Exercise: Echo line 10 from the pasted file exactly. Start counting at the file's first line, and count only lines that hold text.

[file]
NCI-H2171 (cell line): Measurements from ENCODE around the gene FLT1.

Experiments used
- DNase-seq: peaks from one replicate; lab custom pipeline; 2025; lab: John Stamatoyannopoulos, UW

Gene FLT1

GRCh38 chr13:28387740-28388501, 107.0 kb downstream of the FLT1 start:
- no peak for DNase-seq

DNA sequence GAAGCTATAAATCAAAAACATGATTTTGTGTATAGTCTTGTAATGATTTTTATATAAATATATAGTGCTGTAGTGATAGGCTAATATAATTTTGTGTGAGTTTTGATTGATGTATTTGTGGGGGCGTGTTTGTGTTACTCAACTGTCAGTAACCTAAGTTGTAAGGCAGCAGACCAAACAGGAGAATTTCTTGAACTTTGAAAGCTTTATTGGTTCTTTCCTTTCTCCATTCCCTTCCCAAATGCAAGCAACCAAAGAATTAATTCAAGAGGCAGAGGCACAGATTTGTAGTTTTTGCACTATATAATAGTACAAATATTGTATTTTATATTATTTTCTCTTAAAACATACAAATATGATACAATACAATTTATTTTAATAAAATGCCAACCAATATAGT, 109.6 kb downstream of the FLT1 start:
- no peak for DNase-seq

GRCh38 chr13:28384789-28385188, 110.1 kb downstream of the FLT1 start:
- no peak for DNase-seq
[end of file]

- no peak for DNase-seq